12. WesPowell says:

    Once someone is no longer great, they are terrible.

  13. blingboy says:

    Now add McClellan to the pile of guys for the med staff to fumble around with.

    Who is it going to be from Memphis? There is room on the 40 man.

    We will probably regret not having taken better advantage of our hot start.

  14. blingboy says:

    Q: When is home field advantage not an advantage? A: 2012 League Division Series’.

    “Baseball’s owners have approved changing the format of this year’s AL and NL Division Series from a 2-2-1 format to a 2-3 format, giving the team with home-field advantage the last three games of the five-game series.. . . . Teams with home-field advantage will host Games 3, 4 and 5, eliminating one travel day, and the wild-card playoff winners will start the division series at home.”

    http://espn.go.com/mlb/story/_/id/7942366/owners-approve-wild-card-winners-hosting-games-1-2-division-series

  15. crdswmn says:

    Okay, so to replace McClellan, the following pitchers have been suggested: Cleto, Fick, Reifer, Dickson. Who would you pick and why? Who do who think is likely?

  16. blingboy says:

    Nobody thinks it will be a guy added to the 40 man? Also, it wouldn’t have to be a reliever.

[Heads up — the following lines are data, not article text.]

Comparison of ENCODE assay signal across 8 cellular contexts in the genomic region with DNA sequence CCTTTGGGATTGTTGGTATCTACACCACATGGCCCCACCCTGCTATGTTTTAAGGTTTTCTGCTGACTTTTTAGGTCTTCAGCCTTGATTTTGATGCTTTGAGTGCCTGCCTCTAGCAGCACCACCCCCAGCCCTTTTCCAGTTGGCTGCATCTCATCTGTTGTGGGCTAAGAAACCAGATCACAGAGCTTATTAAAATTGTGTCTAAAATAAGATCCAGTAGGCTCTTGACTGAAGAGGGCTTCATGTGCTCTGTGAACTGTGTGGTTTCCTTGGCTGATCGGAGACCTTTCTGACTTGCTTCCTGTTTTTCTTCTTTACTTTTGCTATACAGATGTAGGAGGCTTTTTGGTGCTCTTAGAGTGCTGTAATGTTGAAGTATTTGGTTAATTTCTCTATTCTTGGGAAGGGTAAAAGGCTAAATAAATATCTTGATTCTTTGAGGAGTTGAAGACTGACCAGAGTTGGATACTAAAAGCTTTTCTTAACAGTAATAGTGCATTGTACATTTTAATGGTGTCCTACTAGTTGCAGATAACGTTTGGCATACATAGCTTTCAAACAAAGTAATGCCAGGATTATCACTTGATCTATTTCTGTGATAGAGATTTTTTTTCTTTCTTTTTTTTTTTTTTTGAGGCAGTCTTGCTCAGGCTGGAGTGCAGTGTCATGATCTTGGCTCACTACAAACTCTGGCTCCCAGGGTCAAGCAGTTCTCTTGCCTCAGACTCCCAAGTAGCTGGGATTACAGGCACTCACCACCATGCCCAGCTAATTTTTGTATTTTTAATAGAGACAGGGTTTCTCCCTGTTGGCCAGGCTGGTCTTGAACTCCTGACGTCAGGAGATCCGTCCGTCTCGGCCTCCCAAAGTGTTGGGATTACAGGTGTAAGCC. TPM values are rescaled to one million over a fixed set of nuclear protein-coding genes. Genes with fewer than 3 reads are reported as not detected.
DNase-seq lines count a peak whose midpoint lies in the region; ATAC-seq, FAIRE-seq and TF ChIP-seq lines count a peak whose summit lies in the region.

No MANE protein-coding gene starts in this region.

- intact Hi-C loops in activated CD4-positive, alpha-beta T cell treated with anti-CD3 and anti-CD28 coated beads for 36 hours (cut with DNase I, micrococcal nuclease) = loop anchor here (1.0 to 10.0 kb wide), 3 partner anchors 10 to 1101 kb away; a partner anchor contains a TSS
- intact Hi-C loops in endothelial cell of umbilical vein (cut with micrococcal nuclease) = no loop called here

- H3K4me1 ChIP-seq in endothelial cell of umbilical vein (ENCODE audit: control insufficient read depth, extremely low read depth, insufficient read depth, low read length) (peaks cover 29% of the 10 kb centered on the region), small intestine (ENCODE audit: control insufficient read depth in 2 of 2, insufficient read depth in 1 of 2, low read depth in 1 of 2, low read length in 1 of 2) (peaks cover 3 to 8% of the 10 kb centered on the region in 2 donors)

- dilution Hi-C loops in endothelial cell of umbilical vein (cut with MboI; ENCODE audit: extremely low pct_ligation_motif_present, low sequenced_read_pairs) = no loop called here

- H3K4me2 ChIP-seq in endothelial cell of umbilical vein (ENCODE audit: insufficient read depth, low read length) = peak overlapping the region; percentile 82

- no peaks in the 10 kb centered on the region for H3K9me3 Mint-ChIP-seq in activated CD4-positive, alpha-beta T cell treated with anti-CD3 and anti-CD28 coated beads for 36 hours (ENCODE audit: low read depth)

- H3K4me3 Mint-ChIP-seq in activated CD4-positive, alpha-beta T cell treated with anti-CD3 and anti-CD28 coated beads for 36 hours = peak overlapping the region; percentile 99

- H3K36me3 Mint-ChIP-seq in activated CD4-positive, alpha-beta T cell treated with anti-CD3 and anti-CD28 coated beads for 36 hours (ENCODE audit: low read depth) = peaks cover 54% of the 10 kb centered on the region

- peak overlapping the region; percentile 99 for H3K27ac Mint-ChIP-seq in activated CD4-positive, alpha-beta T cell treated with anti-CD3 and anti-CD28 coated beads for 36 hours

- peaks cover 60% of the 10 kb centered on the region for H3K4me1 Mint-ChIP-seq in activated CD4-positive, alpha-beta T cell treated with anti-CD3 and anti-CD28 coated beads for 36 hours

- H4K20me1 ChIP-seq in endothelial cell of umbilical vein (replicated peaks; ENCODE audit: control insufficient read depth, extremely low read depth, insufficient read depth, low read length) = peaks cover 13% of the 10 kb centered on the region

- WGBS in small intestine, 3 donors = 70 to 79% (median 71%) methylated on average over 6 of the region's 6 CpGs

17. JumboShrimp says:

    Some injuries I do not regret. If Allen Craig pulls a hamstring, stuff like that will happen, its not preventable. Same with McClellan, if he blows out an elbow tendon, it happens to pitchers. If Wainwright has a long road back to excellence, this is understandable. If Chris Carpenter has a difficult nerve problem, I am ok with it.

    However, the injury that I do regret because it was preventable and that is very costly is Jon Jay’s shoulder separation from running full tilt into a wall that he did not remember was there. When healthy, Jay is a very good hitter and helps make the Cards a playoff team. Without Jay, there is a big fall off in performance and the Cards become more beatable.

  18. JumboShrimp says:

    Congratulations to PJ Walters for vanquishing the Detroit Tigers yesterday. PJ pitched into the 7th inning. Its not easy to collect a win, when pitching for the Twins, so congrats to PJ for this achievement.

  19. Kansasbirdman says:

    Not to revisit the discussion from the last post. But one argument against replay being that it slows the game down i think fails if players and managers are allowed to argue calls. That can take a minute or several and in that time a replay ref could have reviewed the call. Now, I get wanting to keep the traditions alive and at the expense of missing a few calls. But that specific argument to me fails.